|Image by RebeccaPollard, Flickr.com|
Our class was instructed to play a game called Kingdom Rush for three hours this week, then think about how the gaming process fit with the learning process, how we could merge the two, etc. I've learned a decent amount about gaming in education in other classes, and I love games myself, so I was very excited about this assignment!
I decided to document my Kingdom Rush experience with a video and reflection (5 mins), which you can view below! (Navigate to https://www.wevideo.com/view/244199121 if the embedded video isn't working)
As you could probably tell from the video, I got really into this assignment. Although I've never played Kingdom Rush, I caught on quickly and found myself losing track of time and anything outside of the game. This, according to Dr. Mihaly Csikszentmihalyi, is the concept of Flow: a state where people are the most concentrated and engaged in what they're doing. You might be familiar with this state of mind associated with artists, musicians, or athletes, but it happens all the time. Whenever you do something that you're completely immersed in and enjoy, you're experiencing Flow.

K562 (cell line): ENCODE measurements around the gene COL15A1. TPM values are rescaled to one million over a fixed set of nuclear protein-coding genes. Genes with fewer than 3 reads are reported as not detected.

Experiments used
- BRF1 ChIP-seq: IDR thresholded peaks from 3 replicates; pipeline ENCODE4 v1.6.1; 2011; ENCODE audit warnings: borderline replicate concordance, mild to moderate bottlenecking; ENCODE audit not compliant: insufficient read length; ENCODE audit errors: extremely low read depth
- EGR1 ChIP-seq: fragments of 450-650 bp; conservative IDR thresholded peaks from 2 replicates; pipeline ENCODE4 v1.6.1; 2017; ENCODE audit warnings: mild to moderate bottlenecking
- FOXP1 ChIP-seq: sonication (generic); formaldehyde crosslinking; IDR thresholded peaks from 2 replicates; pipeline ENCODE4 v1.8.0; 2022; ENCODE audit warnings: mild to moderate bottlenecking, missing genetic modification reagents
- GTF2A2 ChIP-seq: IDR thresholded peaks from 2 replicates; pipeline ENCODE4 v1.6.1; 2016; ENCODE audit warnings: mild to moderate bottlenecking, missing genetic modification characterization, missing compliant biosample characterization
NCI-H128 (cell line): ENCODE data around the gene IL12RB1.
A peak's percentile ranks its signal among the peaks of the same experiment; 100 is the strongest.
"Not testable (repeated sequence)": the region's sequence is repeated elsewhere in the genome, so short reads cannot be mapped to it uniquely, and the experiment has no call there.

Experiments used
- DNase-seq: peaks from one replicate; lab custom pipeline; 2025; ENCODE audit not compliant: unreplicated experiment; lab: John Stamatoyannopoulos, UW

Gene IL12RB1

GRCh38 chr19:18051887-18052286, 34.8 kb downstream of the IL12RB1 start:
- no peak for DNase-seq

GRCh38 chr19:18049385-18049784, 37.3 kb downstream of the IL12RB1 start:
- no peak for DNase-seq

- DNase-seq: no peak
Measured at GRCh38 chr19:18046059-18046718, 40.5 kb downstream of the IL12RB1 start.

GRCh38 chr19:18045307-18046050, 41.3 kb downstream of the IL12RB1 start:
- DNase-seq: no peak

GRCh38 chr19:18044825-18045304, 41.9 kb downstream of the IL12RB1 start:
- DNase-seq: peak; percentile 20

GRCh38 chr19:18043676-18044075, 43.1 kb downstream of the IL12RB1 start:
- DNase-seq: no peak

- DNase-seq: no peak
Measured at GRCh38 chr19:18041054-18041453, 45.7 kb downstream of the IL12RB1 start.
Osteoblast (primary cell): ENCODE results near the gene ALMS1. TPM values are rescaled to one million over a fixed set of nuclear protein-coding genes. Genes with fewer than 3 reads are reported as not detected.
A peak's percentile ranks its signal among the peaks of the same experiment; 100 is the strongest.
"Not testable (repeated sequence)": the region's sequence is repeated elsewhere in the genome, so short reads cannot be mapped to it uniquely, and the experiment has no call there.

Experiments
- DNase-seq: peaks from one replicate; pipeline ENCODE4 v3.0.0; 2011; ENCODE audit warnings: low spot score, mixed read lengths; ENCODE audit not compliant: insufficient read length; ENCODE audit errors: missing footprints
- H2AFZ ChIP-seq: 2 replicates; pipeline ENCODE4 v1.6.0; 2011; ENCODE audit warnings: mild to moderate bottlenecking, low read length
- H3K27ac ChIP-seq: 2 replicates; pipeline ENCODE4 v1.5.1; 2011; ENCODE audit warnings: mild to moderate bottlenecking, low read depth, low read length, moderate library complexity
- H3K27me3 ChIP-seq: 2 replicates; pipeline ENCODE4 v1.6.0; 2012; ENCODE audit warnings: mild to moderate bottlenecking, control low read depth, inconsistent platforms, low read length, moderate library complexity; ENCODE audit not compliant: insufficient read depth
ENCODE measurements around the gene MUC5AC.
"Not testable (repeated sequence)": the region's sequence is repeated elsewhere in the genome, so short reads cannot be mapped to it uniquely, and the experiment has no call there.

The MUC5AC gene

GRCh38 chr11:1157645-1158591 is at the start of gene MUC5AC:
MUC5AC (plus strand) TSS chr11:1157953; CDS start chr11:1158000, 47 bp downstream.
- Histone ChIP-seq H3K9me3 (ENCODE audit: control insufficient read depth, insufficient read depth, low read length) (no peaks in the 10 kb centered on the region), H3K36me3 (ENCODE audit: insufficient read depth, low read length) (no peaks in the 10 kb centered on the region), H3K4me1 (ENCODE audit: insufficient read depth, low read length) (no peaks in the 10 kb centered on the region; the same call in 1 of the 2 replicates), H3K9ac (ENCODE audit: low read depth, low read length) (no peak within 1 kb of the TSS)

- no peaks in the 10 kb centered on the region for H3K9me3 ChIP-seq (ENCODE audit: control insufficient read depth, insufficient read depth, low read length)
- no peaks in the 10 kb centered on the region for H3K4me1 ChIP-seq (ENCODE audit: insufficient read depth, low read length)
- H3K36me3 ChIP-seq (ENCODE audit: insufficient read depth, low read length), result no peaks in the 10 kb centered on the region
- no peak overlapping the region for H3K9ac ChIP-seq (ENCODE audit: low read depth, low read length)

I know whenever I do jigsaw puzzles or play my favorite Nancy Drew computer games (shameless plug, call me a nerd if you want ;) ), I lose myself in them. I'm completely focused on what I'm doing in that moment, I'm challenged, and want to keep trying to complete the task or get better. This is Flow. I know I achieved Flow while playing Kingdom Rush, too, and it was interesting to finally finish a level or two and realize how into it I had actually gotten.
Games have flow naturally built into them. They're challenging, they're engaging, they're satisfying, and they're reinforcing. If we can harness games in education, wouldn't our students be so much more engaged? I can't think of a single kid who doesn't like games. Adults, too, for that matter. Playing is human nature, and it doesn't make much sense to me to have an entire educational system where our love for games isn't built upon. Why can't we have fun teaching and learning the topics we need to learn? If kids stay engaged and learn things from games, we can harness that and apply it to education.
That's easier said than done, obviously, but I think that the perfect execution doesn't matter as much as the attempt at execution. If we try to use games and gaming in the best ways possible, we'll figure out what works and what doesn't. I know that for my future students, they'll be playing a lot of games. Will they be pointless and 'just for fun?' No, of course not. I wouldn't bring games into my classroom that weren't tied with instruction, but I think that games can be created or tweaked to fit the needs of our students and schools.
I want my students to have a love for gaming, just like I do. But more than that, I want them to have a love for learning. Why not tie those two together?
What do you think? What are your ideas about how gaming could be used in the classroom? Are there any situations where gaming isn't appropriate? Have you seen any classrooms that were exceptional about including games and gaming in the curriculum?